UPMC Physician Resources

Take the CME Evaluation

Renal Grand Rounds Fall 2017

As early as the 18th century, physicians noticed that some cancer patients went into remission after developing fevers from infections. This led to the idea that the immune system, which protects from infection, might also fight cancer. What is now known as “immunotherapy” is a treatment that targets the immune system to recognize and eradicate cancer cells. Modern immunotherapy has focused on “checkpoint” proteins, such as cytotoxic T-lymphocyte-associated-protein-4 (CTLA-4) and programmed death-1 protein (PD-1), which are receptors on the surface of immune cells that act like a brake, or checkpoint, preventing the development of autoimmunity.1 The CTLA-4 receptor has homology to the T-cell activator co-stimulatory molecule CD28 and prevents T-cell activation by outcompeting CD28 for its ligand, the B7 receptor on antigen presenting cells (APCs).2 Likewise, binding of PD-1 with programmed death ligand 1 (PD-L1) — a protein expressed by immune, endothelial, and neoplastic cells — results in T-cell anergy.3 In both cases, an unwanted inflammatory response is suppressed.

Educational objectives:

Upon completion of this activity, participants should be able to:

  • Recognize the spectrum of renal toxicities associated with immune checkpoint inhibitors
  • Improve their diagnostic skill for identifying ATIN associated with immune checkpoint inhibitors
  • Improve their management of ATIN associated with immune checkpoint inhibitors

Reading Resources:

  1. Wanchoo R, Karam S, Uppal NN, et al. Adverse Renal Effects of Immune Checkpoint Inhibitors: A Narrative Review. Am J Nephrol. 2017;45(2):160-169.
  2. Cortazar FB, Marrone KA, Troxell ML, et al. Clinicopathological features of acute kidney injury associated with immune checkpoint inhibitors. Kidney Int. 2016;90(3):638-647.
  3. Nishimura H, Nose M, Hiai H, Minato N, Honjo T. Development of lupus-like autoimmune diseases by disruption of the PD-1 gene encoding an ITIM motif-carrying immunoreceptor. Immunity. 1999;11(2):141-151.
  4. Shirali AC, Perazella MA, Gettinger S. Association of Acute Interstitial Nephritis With Programmed Cell Death 1 Inhibitor Therapy in Lung Cancer Patients. Am J Kidney Dis. 2016;68(2):287-291.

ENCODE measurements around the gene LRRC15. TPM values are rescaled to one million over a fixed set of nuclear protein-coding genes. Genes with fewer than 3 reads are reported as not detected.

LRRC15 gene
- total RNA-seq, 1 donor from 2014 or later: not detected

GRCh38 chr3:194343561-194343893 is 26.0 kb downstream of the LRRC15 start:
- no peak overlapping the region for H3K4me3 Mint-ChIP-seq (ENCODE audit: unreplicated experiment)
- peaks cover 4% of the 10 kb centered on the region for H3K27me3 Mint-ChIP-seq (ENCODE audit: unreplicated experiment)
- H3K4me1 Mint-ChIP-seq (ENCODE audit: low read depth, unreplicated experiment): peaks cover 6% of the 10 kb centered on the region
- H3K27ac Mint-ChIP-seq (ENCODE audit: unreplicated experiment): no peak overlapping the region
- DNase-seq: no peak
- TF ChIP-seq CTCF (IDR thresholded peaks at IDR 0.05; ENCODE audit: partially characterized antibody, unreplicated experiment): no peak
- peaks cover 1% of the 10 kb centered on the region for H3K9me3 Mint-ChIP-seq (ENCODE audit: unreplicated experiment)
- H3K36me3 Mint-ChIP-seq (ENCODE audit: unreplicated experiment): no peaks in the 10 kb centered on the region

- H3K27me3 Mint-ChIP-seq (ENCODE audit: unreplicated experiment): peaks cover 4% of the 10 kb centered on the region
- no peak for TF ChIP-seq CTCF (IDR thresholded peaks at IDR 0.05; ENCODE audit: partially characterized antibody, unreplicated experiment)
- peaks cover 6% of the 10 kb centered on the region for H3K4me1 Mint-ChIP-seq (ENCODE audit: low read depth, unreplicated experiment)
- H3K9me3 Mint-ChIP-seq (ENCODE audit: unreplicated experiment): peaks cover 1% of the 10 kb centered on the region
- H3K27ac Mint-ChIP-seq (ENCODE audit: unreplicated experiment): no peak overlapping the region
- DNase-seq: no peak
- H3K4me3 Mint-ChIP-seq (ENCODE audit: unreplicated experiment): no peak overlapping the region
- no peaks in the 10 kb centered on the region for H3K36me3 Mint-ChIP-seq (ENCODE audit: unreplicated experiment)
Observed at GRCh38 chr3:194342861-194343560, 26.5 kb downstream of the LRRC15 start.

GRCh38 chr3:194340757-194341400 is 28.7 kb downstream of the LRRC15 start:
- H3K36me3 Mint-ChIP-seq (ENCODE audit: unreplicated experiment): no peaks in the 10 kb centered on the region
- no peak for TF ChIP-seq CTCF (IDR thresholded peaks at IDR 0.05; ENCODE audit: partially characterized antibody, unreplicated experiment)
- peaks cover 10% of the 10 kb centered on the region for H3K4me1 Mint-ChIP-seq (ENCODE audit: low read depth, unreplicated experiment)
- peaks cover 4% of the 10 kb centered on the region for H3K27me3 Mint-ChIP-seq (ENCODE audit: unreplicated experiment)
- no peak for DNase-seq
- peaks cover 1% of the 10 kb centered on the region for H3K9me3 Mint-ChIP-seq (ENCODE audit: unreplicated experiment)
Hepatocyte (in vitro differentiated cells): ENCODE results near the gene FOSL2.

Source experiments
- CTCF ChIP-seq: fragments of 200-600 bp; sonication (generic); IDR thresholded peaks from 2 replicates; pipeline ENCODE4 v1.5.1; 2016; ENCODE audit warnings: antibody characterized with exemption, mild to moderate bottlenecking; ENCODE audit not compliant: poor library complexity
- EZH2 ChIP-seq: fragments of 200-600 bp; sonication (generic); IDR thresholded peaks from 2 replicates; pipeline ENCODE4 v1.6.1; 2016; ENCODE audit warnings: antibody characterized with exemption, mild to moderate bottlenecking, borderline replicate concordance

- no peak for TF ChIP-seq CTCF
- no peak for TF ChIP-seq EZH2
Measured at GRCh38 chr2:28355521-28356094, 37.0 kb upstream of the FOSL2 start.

5. Spain L, Diem S, Larkin J. Management of toxicities of immune checkpoint inhibitors. Cancer Treat Rev. 2016;44:51-60.

Disclosures:

Drs. Ong and Rondon-Berrios has reported no relevant relationships with proprietary entities producing health care goods or services.

All presenters disclosure of relevant financial relationships with any entity producing, marketing, re-selling, or distributing health care goods or services, used on, or consumed by, patients is listed above.  No other planners, members of the planning committee, speakers, presenters, authors, content reviewers and/or anyone else in a position to control the content of this education activity have relevant financial relationships to disclose.

Accreditation Statement:

The University of Pittsburgh School of Medicine is accredited by the Accreditation Council for Continuing Medical Education (ACCME) to provide continuing medical education for physicians.

The University of Pittsburgh School of Medicine designates this enduring material for a maximum of .5 AMA PRA Category 1 Credits™. Each physician should only claim credit commensurate with the extent of their participation in the activity. Other health care professionals are awarded (0.05) continuing education units (CEU) which are equivalent to .5 contact hour.

For your credit transcript, please access our website 4 weeks post-completion at http://ccehs.upmc.com and follow the link to the Credit Transcript page. If you do not provide the last 5 digits of your SSN on the next page you will not be able to access a CME credit transcript. Providing your SSN is voluntary.

Release Date: 8/22/2017 | Last Modified On: 8/22/2017 | Expires: 8/22/2018

Additional Resources

Presenters

Eric Ong, MD

Eric Ong, MD Renal Electrolyte Fellow
A915 Scaife Hall
3550 Terrace Street
Pittsburgh, PA 15261
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Helbert Rondon Berrios, MD

Helbert Rondon Berrios, MD Location(s):
University of Pittsburgh Physicians
Renal-Electrolyte Division
University Center (UPMC Kidney Clinic)
120 Lytton Ave.
Suite 300
Pittsburgh, PA 15213
Office Phone: (412) 802-3043
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